What scripts did the ancient Romans use? In the absence of a printing press, everything was handwritten, but we can still identify distinct scripts that were used for different purposes. It was square capitals (capitalis quadrata) for inscriptions on public monuments since the early imperial age, old and new Roman cursive for daily writing (shopping lists, inventories, birthday notes etc), and rustic capitals for copying out literary works.
We can only get a glimpse of ancient handwriting from the few surviving manuscripts from antiquity, such as the Vergilius Vaticanus (written on vellum, or parchment made out of calfskin), now in the Vatican Library, and from papyri excavated in Oxyrhynchus and Herculaneum. In Oxyrhynchus, the garbage heaps containing papyri scraps were covered with dry sand, preserving the scraps. Herculaneum, a town next to Pompeii, was encased in tuff after Vesuvius erupted in 79CE, preserving the papyri rolls in the Villa dei Papiri.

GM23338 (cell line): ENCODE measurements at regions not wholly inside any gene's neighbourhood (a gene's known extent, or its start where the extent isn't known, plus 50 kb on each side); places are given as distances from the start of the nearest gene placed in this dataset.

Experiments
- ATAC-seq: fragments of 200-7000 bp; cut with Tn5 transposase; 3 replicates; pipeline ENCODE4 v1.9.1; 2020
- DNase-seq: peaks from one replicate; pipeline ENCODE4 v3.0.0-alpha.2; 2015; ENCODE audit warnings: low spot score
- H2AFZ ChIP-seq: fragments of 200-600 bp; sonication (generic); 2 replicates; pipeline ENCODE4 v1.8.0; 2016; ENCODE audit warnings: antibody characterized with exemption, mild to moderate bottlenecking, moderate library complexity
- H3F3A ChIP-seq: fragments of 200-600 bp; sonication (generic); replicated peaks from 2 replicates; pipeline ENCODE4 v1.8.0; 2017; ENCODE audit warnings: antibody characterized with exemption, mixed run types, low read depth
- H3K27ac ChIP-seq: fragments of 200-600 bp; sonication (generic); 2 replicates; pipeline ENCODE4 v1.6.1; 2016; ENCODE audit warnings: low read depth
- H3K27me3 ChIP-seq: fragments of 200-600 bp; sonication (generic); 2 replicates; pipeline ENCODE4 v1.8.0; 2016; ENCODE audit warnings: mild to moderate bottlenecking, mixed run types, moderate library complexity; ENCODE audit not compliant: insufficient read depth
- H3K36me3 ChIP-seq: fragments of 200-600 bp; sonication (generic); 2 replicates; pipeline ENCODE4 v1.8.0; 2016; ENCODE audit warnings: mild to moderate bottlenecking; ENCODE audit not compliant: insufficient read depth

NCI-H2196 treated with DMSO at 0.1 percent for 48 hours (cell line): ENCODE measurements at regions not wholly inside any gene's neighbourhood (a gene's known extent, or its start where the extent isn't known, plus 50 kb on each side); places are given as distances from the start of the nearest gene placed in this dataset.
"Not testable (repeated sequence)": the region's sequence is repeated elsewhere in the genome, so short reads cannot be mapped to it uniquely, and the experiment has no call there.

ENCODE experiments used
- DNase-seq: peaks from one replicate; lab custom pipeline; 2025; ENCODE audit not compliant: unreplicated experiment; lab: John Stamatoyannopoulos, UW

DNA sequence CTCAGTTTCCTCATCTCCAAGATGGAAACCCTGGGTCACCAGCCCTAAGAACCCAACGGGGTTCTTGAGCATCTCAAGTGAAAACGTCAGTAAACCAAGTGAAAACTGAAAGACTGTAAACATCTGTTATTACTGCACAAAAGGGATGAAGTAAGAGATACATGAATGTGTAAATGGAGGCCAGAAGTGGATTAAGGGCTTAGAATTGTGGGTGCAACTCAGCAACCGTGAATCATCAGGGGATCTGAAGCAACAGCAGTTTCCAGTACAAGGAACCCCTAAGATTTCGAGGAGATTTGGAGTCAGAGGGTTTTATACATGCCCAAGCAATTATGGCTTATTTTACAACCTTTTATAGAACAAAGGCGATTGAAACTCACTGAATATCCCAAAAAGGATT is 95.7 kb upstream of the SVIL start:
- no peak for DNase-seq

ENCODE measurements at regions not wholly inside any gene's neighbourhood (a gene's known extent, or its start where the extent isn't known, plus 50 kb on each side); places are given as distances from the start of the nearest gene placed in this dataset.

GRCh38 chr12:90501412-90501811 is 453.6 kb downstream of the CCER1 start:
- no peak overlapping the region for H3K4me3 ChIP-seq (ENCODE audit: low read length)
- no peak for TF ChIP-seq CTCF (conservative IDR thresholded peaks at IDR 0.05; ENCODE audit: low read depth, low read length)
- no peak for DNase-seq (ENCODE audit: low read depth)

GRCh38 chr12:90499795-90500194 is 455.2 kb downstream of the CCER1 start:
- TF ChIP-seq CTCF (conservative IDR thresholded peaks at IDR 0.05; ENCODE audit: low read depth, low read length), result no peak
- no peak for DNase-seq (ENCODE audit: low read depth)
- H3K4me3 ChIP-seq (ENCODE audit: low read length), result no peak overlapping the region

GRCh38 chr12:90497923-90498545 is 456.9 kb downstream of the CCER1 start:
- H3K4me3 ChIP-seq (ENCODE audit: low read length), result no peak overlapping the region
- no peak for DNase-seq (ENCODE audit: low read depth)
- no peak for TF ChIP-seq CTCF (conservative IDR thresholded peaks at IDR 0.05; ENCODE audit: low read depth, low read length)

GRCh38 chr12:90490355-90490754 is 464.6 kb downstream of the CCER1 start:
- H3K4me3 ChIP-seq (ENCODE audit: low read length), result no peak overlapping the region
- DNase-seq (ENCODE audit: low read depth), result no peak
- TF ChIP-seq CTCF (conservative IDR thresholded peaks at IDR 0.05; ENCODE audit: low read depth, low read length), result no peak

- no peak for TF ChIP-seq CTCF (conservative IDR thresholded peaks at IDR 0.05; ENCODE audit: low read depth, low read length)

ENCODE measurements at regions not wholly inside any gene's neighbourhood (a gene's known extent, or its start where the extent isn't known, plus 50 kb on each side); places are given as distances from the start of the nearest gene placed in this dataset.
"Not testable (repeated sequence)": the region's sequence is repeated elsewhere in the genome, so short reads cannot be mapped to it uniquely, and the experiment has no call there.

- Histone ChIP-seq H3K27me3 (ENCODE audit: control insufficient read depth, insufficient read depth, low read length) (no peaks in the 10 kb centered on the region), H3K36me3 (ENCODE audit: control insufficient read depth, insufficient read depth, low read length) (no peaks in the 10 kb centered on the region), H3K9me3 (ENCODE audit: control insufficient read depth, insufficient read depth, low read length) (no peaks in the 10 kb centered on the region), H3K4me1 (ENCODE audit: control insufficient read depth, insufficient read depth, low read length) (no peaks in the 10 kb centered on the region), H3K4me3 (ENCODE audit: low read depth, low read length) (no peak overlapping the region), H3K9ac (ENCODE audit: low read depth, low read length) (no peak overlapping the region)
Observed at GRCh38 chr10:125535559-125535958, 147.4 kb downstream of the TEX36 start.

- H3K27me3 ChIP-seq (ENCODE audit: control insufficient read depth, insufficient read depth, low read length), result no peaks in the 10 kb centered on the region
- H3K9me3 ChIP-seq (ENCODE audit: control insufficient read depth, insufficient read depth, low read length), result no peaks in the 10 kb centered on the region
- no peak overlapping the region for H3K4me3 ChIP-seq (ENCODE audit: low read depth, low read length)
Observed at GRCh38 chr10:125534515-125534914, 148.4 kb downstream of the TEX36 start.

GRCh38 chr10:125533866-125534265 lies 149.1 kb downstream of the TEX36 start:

Used for book texts, rustic capitals are easier to read than the old and new Roman cursive handwriting, but often written in scriptio continua, or continuous script without any spacing between words. Earlier examples, like De Bello Actiaco from Herculaneum have interpuncts, or dots used for interword separation, but they disappear completely around 150 CE, and word separation does not appear again until the Middle Ages. It seems that ancient Romans preferred having a stream of letters with no word separation aesthetically. Also, it was a status symbol to have an educated slave who could read texts without word separation.
Consisting of straight lines and sometimes very narrow, the script would have been well suited for writing on rough surfaces such as papyri, although they were used on vellum as well, like the Vergilius Vaticanus. The forms are also majuscule, fitting between two lines, with no ascenders and descenders.